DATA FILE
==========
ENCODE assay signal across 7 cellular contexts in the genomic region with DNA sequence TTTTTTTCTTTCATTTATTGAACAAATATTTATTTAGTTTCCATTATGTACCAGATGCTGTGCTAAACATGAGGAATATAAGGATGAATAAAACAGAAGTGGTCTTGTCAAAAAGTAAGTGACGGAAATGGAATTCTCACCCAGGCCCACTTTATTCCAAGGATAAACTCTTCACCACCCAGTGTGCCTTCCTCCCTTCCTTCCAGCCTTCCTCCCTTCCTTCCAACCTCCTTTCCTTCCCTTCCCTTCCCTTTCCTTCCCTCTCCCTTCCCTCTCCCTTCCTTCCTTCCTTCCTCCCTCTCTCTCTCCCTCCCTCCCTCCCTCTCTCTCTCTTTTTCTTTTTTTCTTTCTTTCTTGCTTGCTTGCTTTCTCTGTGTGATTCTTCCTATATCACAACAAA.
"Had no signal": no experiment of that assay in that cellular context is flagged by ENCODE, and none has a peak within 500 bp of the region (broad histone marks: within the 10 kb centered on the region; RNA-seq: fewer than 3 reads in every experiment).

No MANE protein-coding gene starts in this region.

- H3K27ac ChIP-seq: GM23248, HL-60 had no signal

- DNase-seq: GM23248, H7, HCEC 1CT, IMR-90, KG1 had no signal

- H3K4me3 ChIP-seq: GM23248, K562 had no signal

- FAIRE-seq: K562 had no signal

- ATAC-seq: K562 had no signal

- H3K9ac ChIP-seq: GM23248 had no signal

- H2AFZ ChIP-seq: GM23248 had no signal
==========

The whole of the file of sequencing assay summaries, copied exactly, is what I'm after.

ENCODE assay signal across 7 cellular contexts in the genomic region with DNA sequence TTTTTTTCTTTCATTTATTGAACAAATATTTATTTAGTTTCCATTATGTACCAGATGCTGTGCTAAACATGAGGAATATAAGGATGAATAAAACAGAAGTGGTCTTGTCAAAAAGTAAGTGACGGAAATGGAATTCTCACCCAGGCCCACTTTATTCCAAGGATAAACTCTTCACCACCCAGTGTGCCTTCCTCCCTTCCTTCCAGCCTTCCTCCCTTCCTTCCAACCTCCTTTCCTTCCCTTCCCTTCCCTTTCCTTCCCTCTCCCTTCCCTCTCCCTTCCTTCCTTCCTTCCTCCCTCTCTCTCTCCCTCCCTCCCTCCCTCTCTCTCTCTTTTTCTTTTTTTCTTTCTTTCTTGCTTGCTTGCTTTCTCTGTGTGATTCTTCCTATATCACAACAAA.
"Had no signal": no experiment of that assay in that cellular context is flagged by ENCODE, and none has a peak within 500 bp of the region (broad histone marks: within the 10 kb centered on the region; RNA-seq: fewer than 3 reads in every experiment).

No MANE protein-coding gene starts in this region.

- H3K27ac ChIP-seq: GM23248, HL-60 had no signal

- DNase-seq: GM23248, H7, HCEC 1CT, IMR-90, KG1 had no signal

- H3K4me3 ChIP-seq: GM23248, K562 had no signal

- FAIRE-seq: K562 had no signal

- ATAC-seq: K562 had no signal

- H3K9ac ChIP-seq: GM23248 had no signal

- H2AFZ ChIP-seq: GM23248 had no signal